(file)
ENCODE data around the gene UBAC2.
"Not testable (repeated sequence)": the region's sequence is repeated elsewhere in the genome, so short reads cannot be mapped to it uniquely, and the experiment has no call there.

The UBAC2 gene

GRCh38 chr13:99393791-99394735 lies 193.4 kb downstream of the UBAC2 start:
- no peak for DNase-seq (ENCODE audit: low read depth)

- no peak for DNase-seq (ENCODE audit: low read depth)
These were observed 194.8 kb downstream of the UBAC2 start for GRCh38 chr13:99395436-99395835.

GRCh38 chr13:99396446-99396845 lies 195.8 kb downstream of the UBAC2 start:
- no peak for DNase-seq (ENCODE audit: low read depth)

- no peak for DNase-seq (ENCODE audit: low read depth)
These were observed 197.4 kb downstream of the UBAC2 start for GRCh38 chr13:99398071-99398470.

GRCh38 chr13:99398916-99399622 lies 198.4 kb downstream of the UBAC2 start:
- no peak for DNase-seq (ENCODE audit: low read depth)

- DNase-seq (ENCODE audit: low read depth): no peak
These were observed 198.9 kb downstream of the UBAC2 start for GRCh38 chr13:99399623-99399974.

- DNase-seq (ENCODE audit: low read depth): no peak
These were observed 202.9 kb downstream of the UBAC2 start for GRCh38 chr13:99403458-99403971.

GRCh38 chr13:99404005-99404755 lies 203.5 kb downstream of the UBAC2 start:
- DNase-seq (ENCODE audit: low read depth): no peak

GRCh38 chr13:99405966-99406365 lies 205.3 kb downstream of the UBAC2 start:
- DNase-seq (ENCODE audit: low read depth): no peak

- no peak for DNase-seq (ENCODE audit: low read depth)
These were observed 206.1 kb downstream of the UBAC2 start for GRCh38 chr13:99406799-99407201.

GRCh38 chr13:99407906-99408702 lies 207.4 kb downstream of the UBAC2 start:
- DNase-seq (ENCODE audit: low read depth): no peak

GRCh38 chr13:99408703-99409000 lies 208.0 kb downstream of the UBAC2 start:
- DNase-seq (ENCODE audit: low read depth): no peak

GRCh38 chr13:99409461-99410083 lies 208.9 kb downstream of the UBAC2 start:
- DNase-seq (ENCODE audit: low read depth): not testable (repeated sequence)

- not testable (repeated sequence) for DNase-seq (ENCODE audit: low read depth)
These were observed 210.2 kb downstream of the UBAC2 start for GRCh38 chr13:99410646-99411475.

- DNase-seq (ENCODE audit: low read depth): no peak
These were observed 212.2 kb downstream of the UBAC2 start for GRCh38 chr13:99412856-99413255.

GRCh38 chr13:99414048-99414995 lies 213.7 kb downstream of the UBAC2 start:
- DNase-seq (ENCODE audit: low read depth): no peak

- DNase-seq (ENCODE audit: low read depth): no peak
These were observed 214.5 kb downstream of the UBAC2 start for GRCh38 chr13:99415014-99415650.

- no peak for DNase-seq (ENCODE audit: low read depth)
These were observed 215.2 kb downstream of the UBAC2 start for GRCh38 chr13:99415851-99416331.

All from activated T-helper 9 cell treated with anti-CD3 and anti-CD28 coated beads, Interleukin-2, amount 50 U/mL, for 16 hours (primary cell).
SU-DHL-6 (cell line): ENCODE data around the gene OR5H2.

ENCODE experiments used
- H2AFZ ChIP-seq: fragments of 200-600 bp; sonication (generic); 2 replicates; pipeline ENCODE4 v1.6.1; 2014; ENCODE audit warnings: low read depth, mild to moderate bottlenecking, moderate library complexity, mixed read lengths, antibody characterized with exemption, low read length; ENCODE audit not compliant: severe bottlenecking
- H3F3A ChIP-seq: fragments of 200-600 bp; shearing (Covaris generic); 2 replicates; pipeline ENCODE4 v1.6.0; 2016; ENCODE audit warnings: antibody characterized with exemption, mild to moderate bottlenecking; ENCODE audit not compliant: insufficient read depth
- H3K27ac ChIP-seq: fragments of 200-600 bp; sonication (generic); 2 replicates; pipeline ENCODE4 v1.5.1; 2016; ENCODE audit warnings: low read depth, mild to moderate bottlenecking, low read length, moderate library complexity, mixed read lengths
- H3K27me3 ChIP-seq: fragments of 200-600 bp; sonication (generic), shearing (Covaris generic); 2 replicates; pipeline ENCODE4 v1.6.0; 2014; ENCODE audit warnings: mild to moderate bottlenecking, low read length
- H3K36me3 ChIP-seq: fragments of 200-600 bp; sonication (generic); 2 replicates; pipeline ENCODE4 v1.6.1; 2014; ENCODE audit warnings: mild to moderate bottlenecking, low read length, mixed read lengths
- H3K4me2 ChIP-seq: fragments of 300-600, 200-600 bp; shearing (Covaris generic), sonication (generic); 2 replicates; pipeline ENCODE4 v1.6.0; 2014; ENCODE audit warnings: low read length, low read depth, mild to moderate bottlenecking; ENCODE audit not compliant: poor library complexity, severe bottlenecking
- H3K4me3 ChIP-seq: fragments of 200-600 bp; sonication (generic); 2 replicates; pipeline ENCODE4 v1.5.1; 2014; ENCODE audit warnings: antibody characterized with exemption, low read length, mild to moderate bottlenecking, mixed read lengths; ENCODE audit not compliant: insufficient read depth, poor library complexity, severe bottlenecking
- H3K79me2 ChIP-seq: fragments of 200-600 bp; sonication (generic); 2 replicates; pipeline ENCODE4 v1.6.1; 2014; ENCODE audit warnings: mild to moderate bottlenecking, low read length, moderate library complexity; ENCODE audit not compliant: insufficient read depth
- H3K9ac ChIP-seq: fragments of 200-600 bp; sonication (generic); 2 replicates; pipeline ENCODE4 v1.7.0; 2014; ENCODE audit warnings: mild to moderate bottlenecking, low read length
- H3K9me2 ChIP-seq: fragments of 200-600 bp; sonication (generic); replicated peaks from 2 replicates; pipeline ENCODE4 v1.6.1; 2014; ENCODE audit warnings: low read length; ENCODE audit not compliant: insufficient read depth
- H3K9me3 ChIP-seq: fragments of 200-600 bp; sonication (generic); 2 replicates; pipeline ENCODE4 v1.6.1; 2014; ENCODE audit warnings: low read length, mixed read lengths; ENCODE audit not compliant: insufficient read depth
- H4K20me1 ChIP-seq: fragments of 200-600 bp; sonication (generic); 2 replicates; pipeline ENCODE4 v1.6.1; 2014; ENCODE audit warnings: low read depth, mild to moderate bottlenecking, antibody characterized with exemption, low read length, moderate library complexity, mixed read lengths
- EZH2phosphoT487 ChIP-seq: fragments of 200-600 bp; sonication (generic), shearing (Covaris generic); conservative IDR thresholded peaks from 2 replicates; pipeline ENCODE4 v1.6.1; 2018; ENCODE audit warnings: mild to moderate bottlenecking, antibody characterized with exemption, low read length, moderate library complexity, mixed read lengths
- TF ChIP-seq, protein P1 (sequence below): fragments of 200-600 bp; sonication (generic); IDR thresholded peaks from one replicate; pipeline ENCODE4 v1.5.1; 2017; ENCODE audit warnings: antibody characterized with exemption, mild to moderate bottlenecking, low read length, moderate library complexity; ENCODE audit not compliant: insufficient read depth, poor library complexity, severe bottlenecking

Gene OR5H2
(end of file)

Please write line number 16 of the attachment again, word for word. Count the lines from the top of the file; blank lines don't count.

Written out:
- DNase-seq (ENCODE audit: low read depth): no peak